Cheeses 2


Taleggio DOP:

Today, the production of Taleggio DOP is largely industrial and its maturing takes place in modern humidity and temperature-controlled facilities. But there are still some artisan dairies that take the cheeses to mature in the caves of Valsassina and Valtaleggio, in the places where it was born.

Here, air currents still blow through the cracks in the rock, keeping the microclimate constant throughout the year. It is these natural conditions that give the soft cheese its characteristic aromatic and penetrating fragrance and its sweet, buttery flavour, which tends towards the savoury and piquant in the more mature cheeses.

Taleggio PDO cheeses are recognisable by the mark of four circles containing three T's and the number indicating the production plant. It has been recognised as a Protected Designation of Origin (PDO) cheese since 12 June 1996.

To taste it, cut it into wedges, as for round cheeses, accompanying them with honey or jam and a glass of sweet, sparkling red wine such as Bonarda or Lambrusco.

Gorgonzola DOP:

Gorgonzola PDO is the most famous blue cheese in the world. It is the green and bluish mould veins that uniquely distinguish its appearance, giving it that pleasant mixture of sweet and piquant flavour accompanied by a slight acidity. It has been recognised as a Protected Designation of Origin (PDO) cheese since 12 June 1996.

The legend that tells of its birth is famous, when a young cheesemaker in his haste to reach his fiancée forgot to process the evening curd. After adding a new curd the next morning, he realised that thanks to this mistake he had created a delicious cheese.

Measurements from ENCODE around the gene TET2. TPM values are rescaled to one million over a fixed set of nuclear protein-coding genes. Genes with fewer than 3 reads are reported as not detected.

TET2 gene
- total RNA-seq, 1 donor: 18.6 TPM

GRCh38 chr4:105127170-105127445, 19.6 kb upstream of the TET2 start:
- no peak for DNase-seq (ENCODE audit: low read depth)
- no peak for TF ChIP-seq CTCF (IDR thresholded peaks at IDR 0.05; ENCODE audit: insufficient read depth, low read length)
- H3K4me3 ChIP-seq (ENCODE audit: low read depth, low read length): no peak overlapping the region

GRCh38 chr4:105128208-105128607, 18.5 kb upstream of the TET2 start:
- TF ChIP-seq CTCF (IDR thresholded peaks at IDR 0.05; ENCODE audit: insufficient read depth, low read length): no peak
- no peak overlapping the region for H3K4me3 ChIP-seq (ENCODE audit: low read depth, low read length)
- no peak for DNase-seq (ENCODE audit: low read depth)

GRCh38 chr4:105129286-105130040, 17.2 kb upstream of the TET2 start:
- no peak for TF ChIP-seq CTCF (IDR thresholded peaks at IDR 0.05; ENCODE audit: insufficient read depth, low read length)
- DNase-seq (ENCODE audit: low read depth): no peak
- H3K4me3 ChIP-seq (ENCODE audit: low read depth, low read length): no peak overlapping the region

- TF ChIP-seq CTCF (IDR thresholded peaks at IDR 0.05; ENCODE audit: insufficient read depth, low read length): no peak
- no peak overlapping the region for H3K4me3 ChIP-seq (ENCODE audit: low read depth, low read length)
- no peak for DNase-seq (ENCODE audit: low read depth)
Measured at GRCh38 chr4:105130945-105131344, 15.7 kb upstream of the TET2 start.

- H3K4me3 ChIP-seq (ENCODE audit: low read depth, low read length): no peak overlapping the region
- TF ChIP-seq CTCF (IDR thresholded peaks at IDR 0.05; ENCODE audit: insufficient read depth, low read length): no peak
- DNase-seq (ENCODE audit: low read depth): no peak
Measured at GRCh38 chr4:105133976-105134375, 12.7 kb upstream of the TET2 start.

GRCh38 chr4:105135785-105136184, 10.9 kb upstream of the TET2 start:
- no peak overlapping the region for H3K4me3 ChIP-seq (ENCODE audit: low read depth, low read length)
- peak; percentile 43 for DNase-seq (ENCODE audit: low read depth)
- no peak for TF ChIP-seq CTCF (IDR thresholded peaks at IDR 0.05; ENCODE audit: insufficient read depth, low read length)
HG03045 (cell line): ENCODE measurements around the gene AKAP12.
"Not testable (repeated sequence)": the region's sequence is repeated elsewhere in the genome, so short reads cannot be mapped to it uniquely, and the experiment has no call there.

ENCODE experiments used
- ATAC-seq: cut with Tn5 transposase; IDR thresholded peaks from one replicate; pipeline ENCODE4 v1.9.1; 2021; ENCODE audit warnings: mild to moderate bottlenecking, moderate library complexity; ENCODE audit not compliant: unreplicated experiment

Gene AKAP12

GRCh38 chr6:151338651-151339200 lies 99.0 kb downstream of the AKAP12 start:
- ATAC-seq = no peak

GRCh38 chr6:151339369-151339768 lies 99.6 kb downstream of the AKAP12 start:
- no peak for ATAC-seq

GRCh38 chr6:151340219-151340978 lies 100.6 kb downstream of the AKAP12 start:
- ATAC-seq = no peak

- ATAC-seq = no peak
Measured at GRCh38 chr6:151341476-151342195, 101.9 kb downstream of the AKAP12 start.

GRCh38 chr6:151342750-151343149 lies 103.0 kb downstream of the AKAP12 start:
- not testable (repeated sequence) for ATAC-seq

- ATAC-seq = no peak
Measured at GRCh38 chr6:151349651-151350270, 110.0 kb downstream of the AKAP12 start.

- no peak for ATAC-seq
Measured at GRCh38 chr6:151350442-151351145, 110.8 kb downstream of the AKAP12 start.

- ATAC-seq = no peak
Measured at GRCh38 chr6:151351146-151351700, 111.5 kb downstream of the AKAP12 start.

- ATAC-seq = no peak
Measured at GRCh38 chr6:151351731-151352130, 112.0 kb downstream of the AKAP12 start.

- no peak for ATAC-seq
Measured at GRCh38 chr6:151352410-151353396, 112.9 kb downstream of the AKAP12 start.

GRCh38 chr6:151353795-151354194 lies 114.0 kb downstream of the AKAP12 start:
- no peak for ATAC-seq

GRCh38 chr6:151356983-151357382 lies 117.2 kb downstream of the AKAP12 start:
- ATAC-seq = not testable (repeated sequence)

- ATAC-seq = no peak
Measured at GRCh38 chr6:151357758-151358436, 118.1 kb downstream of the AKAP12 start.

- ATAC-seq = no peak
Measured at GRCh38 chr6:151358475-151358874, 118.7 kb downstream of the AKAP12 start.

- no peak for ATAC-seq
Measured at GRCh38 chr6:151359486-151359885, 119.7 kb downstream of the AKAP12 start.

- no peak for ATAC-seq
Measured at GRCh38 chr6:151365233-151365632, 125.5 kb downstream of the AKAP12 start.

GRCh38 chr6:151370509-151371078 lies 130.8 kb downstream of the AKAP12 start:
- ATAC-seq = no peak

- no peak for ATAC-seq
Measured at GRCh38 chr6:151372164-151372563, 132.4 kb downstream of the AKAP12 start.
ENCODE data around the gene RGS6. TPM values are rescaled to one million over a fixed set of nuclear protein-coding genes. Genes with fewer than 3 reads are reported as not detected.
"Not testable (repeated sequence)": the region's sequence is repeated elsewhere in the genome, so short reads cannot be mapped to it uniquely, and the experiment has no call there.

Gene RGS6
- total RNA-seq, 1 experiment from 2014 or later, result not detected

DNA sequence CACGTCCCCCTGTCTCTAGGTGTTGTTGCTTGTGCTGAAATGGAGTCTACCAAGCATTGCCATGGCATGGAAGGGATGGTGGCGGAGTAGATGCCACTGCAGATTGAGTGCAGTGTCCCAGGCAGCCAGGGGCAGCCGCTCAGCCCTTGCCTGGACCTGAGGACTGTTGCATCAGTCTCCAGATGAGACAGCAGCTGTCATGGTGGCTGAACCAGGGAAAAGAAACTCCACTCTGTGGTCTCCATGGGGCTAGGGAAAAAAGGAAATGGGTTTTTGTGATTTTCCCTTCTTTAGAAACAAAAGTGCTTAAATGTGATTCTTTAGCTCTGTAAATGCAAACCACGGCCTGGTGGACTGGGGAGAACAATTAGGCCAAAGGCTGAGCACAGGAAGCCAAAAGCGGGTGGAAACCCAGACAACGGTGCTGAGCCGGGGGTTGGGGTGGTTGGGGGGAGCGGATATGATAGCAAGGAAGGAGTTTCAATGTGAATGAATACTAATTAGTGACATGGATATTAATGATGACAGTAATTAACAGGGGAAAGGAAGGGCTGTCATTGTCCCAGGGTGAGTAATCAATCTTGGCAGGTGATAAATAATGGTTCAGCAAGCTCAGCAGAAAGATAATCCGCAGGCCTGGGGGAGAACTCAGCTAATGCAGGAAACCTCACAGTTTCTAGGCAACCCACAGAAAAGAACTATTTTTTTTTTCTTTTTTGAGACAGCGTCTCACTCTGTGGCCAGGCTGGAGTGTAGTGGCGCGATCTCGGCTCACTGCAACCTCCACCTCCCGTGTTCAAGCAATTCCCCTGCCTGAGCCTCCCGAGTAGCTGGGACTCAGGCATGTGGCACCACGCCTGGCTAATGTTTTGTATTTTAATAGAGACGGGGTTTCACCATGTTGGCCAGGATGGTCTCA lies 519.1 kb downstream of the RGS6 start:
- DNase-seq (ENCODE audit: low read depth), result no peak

We don't know if the story is true, but it is certain that already at the beginning of the last century, gorgonzola was appreciated on tables all over the world, as evidenced by the fact that it was the only Italian cheese on the plateau de fromages of the Titanic's first-class menu.

There are two versions of gorgonzola. The mild one, particularly delicate and creamy, suitable for spreading, and the piquant one, with a firmer texture and stronger flavour.


Brie is a French cheese with more than a thousand years of tradition. In fact, its origins date back to the 8th century. Among the many legends that have arisen around it, it is said that it was Emperor Charlemagne who gave it the title of le roi du fromage (the king of cheese).

The best way to enjoy Brie is to cut it into thin slices complete with the perfectly edible rind, accompanied by toasted bread and a fresh, sparkling white wine.

Bleu d'Aoste:

Bleu d'Aoste is a Valle d'Aosta cheese born in 2005. Despite its young age, in just a few years it has managed to conquer the palate of gourmets and enter kitchens as an ingredient in tasty and refined recipes.

It is produced with milk from Valle d'Aosta cows bred at an altitude of no less than 600 metres and matured for between 90 and 120 days.

It has a soft and compact paste, with a white colour marked by the characteristic marbling that gives it a pronounced flavour.

Fontina DOP:

Fontina is the most famous cheese of Valle d'Aosta and one of the gastronomic symbols of this region. In fact, the milk must come from cows of the Aosta Valley breed and must belong to the same milking.

Its official origin dates back to the early 18th century, when its name first appeared in the expense register of the Gran San Bernardo Hospice. It was granted Protected Designation of Origin (PDO) status on 12 June 1996.

Goat cheese:

Goat cheese was once a typical product of the mayen, the mid-mountain huts that were the summer residence of the shepherds. It was in the surrounding meadows that the goats grazed those grasses that then gave the milk a distinct wild aroma.

Toma di Gressoney:

Toma di Gressoney is an alpine cheese produced during the summer months. It is a cheese with a semi-hard paste that offers an intense alpine aroma and gives the palate a sensation of sweetness accompanied by nuances of hazelnut, musk and mushrooms.